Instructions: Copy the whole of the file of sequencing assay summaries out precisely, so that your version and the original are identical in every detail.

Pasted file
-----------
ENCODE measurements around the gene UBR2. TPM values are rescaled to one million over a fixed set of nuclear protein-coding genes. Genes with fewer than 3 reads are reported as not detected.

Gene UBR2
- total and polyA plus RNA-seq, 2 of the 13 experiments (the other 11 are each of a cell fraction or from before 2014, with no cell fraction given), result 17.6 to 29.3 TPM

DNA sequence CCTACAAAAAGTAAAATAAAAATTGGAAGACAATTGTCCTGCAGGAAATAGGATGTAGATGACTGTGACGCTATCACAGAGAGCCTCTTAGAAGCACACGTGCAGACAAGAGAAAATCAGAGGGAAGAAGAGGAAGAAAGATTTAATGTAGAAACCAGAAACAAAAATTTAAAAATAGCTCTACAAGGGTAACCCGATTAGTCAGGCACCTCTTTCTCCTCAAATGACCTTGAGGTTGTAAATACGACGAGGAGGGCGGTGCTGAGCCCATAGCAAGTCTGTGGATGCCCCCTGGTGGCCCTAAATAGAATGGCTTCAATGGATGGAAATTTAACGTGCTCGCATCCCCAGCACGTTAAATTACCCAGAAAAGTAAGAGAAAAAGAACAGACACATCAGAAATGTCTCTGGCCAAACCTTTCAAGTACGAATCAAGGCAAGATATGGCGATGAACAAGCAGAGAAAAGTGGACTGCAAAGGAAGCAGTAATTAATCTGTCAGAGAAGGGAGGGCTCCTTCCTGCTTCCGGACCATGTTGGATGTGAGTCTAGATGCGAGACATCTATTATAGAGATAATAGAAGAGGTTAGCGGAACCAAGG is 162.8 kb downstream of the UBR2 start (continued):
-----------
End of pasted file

ENCODE measurements around the gene UBR2. TPM values are rescaled to one million over a fixed set of nuclear protein-coding genes. Genes with fewer than 3 reads are reported as not detected.

Gene UBR2
- total and polyA plus RNA-seq, 2 of the 13 experiments (the other 11 are each of a cell fraction or from before 2014, with no cell fraction given), result 17.6 to 29.3 TPM

DNA sequence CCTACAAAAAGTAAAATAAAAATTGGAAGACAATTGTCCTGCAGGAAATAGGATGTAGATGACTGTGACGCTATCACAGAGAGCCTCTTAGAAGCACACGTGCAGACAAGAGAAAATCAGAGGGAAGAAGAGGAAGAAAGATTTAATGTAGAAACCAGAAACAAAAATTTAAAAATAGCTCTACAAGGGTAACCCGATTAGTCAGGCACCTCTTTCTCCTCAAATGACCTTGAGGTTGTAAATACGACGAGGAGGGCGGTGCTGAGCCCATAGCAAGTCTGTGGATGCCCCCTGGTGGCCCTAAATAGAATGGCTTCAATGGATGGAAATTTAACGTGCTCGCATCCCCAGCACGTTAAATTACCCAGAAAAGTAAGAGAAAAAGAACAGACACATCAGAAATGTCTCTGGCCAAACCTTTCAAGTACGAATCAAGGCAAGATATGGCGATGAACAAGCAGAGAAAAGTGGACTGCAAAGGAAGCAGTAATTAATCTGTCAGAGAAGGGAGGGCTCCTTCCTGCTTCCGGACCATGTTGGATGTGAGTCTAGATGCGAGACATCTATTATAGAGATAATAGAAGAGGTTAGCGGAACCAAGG is 162.8 kb downstream of the UBR2 start (continued):